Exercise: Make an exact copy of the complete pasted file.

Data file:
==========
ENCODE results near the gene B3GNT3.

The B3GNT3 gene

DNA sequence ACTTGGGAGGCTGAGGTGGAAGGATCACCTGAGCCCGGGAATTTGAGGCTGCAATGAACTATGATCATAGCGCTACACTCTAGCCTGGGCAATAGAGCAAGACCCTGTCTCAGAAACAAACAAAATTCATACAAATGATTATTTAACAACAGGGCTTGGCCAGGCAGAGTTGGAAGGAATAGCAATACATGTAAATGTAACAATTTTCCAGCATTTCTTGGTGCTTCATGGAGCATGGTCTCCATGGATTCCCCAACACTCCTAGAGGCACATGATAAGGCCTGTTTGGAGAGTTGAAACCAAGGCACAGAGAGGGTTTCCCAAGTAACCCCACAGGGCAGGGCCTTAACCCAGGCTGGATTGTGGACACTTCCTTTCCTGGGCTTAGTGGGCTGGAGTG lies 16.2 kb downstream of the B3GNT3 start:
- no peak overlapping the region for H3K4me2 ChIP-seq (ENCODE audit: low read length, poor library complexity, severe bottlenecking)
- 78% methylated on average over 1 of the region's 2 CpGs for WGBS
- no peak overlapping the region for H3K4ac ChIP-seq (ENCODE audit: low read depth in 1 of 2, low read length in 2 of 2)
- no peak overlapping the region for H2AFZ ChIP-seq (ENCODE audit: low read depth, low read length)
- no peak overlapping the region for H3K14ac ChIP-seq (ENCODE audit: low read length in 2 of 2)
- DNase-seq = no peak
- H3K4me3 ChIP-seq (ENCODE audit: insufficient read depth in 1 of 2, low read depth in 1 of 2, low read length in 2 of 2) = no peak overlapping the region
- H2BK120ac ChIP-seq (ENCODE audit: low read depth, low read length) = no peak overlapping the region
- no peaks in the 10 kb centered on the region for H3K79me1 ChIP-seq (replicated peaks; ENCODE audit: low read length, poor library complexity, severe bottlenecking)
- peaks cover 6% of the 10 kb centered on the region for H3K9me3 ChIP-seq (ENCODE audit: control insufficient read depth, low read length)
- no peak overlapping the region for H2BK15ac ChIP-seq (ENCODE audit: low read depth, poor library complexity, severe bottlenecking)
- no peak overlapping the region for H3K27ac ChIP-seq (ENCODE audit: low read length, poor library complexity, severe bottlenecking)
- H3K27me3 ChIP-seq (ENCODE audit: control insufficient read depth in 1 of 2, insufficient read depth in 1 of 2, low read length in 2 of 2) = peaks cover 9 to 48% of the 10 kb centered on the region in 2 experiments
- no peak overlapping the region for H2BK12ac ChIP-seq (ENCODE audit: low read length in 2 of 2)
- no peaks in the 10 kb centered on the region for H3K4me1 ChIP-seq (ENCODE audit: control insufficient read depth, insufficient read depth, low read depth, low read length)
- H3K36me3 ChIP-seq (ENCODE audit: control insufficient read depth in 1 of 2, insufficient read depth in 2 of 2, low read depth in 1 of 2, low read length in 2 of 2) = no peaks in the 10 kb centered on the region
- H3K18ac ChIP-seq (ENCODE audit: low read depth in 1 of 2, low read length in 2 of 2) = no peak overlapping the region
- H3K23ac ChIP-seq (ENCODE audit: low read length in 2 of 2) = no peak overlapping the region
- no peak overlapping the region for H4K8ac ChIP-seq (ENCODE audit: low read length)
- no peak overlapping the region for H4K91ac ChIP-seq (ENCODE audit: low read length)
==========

ENCODE results near the gene B3GNT3.

The B3GNT3 gene

DNA sequence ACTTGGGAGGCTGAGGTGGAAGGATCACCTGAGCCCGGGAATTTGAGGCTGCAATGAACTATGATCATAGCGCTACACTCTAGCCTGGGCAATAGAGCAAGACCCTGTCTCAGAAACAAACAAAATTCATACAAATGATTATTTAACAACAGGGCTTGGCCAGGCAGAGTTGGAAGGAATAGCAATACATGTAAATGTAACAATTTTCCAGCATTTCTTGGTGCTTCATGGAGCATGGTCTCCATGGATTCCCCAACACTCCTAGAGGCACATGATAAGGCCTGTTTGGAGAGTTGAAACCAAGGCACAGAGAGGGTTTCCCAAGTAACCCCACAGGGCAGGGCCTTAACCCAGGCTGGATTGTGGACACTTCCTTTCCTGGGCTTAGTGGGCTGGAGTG lies 16.2 kb downstream of the B3GNT3 start:
- no peak overlapping the region for H3K4me2 ChIP-seq (ENCODE audit: low read length, poor library complexity, severe bottlenecking)
- 78% methylated on average over 1 of the region's 2 CpGs for WGBS
- no peak overlapping the region for H3K4ac ChIP-seq (ENCODE audit: low read depth in 1 of 2, low read length in 2 of 2)
- no peak overlapping the region for H2AFZ ChIP-seq (ENCODE audit: low read depth, low read length)
- no peak overlapping the region for H3K14ac ChIP-seq (ENCODE audit: low read length in 2 of 2)
- DNase-seq = no peak
- H3K4me3 ChIP-seq (ENCODE audit: insufficient read depth in 1 of 2, low read depth in 1 of 2, low read length in 2 of 2) = no peak overlapping the region
- H2BK120ac ChIP-seq (ENCODE audit: low read depth, low read length) = no peak overlapping the region
- no peaks in the 10 kb centered on the region for H3K79me1 ChIP-seq (replicated peaks; ENCODE audit: low read length, poor library complexity, severe bottlenecking)
- peaks cover 6% of the 10 kb centered on the region for H3K9me3 ChIP-seq (ENCODE audit: control insufficient read depth, low read length)
- no peak overlapping the region for H2BK15ac ChIP-seq (ENCODE audit: low read depth, poor library complexity, severe bottlenecking)
- no peak overlapping the region for H3K27ac ChIP-seq (ENCODE audit: low read length, poor library complexity, severe bottlenecking)
- H3K27me3 ChIP-seq (ENCODE audit: control insufficient read depth in 1 of 2, insufficient read depth in 1 of 2, low read length in 2 of 2) = peaks cover 9 to 48% of the 10 kb centered on the region in 2 experiments
- no peak overlapping the region for H2BK12ac ChIP-seq (ENCODE audit: low read length in 2 of 2)
- no peaks in the 10 kb centered on the region for H3K4me1 ChIP-seq (ENCODE audit: control insufficient read depth, insufficient read depth, low read depth, low read length)
- H3K36me3 ChIP-seq (ENCODE audit: control insufficient read depth in 1 of 2, insufficient read depth in 2 of 2, low read depth in 1 of 2, low read length in 2 of 2) = no peaks in the 10 kb centered on the region
- H3K18ac ChIP-seq (ENCODE audit: low read depth in 1 of 2, low read length in 2 of 2) = no peak overlapping the region
- H3K23ac ChIP-seq (ENCODE audit: low read length in 2 of 2) = no peak overlapping the region
- no peak overlapping the region for H4K8ac ChIP-seq (ENCODE audit: low read length)
- no peak overlapping the region for H4K91ac ChIP-seq (ENCODE audit: low read length)